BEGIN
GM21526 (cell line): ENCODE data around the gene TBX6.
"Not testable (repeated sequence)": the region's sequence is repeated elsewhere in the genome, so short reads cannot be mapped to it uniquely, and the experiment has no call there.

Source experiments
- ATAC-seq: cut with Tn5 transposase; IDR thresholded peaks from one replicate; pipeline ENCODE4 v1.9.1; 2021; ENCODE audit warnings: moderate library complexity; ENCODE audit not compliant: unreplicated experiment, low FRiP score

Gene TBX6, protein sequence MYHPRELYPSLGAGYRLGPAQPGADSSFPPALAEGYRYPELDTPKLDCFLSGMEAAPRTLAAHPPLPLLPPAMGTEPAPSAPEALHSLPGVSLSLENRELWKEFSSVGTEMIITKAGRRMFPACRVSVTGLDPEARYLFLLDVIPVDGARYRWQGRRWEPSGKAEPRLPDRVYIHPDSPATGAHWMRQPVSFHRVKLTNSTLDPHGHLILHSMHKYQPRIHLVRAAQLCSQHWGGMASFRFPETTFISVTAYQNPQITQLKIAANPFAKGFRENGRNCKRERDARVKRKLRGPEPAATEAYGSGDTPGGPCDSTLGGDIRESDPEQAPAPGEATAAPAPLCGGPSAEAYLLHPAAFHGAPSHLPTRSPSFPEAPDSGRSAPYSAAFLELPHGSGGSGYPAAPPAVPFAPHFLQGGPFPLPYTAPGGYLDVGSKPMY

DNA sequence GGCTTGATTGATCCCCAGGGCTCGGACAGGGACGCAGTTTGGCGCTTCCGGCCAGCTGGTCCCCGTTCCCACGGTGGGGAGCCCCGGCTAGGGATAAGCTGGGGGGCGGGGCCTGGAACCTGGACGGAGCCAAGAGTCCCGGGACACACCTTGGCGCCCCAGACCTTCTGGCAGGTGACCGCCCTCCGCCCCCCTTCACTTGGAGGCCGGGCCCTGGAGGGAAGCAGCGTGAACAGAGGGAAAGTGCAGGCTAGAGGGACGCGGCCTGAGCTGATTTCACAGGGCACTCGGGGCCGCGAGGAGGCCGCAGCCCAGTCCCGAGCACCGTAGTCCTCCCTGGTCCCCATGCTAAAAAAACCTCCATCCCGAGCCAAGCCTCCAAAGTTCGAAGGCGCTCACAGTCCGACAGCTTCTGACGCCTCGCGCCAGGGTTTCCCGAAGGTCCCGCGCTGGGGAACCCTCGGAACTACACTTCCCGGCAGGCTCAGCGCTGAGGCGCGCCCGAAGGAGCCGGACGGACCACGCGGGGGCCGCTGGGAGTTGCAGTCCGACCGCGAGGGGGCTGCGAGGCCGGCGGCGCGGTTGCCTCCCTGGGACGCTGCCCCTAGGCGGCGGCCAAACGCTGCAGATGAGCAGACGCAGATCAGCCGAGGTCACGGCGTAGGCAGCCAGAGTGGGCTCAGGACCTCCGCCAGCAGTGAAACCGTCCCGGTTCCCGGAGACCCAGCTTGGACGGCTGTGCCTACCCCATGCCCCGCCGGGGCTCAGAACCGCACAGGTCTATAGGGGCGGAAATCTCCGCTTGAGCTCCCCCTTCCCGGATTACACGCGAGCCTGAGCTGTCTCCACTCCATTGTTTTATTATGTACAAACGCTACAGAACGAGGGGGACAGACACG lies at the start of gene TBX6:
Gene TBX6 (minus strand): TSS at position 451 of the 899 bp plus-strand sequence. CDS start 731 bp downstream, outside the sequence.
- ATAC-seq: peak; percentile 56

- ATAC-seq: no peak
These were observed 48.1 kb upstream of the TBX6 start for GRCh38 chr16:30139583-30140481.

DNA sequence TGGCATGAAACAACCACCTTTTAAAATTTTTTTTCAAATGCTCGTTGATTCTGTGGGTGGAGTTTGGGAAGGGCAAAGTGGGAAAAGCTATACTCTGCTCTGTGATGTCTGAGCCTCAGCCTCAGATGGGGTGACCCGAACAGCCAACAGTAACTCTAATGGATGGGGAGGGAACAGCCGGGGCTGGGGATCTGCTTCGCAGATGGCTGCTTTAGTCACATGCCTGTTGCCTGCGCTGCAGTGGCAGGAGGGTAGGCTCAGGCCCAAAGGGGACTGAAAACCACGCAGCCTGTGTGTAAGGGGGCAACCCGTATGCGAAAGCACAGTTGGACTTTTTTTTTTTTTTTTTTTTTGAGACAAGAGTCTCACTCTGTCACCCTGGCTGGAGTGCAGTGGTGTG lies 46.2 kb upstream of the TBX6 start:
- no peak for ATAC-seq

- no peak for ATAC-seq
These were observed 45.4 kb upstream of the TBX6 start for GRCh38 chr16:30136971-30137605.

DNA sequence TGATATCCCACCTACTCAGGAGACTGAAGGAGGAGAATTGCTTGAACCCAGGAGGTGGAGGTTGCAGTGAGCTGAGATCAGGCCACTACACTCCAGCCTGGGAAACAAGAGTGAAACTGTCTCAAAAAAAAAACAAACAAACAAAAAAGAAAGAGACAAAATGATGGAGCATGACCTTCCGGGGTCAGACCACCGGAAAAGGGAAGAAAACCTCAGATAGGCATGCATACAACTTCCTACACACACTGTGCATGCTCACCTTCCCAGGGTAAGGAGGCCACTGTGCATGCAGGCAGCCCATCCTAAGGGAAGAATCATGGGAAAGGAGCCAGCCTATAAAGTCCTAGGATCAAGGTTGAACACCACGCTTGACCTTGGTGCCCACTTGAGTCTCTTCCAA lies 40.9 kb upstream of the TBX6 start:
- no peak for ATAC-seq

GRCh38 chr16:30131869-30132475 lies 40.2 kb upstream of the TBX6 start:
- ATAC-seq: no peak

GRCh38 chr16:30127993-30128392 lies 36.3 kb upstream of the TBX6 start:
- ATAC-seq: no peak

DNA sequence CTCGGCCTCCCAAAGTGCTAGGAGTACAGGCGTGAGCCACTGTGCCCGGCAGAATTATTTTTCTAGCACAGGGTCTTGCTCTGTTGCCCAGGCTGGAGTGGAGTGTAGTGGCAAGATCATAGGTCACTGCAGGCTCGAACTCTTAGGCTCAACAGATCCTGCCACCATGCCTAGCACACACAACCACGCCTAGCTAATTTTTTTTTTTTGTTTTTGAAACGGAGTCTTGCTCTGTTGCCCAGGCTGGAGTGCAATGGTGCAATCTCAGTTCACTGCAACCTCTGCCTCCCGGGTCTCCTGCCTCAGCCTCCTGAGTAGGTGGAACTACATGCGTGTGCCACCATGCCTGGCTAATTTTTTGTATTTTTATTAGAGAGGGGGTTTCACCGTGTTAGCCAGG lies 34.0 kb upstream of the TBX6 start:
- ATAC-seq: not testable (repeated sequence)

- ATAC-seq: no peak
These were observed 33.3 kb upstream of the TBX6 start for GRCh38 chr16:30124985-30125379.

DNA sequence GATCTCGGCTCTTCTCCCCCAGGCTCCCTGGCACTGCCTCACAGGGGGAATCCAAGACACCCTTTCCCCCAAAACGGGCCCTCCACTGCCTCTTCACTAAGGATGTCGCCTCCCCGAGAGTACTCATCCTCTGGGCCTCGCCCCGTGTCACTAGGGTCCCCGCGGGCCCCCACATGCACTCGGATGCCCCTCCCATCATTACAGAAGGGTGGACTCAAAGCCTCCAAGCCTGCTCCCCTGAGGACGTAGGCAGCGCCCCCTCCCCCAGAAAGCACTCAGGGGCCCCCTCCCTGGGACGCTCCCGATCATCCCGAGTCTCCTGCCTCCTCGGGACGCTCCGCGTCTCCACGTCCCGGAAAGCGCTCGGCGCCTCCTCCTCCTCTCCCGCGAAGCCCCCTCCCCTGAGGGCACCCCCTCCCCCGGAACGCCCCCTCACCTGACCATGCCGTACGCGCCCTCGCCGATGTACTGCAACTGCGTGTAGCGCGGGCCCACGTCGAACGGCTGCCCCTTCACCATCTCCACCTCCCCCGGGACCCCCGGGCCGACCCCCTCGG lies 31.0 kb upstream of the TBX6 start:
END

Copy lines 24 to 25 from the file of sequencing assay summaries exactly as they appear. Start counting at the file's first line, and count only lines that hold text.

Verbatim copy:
These were observed 33.3 kb upstream of the TBX6 start for GRCh38 chr16:30124985-30125379.

DNA sequence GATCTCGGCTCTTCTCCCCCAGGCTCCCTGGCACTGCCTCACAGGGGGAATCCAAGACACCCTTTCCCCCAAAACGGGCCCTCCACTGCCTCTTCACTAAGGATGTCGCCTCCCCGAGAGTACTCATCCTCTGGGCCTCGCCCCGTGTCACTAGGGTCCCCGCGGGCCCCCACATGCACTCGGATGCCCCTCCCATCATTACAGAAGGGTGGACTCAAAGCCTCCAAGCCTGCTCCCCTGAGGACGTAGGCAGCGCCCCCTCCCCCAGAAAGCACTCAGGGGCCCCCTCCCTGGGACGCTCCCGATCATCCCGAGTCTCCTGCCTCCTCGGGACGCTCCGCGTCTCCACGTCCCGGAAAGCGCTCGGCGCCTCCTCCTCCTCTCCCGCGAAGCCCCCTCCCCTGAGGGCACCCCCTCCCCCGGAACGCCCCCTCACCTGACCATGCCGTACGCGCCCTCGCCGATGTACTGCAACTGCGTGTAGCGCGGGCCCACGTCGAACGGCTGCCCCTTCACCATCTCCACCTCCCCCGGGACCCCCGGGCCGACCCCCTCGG lies 31.0 kb upstream of the TBX6 start: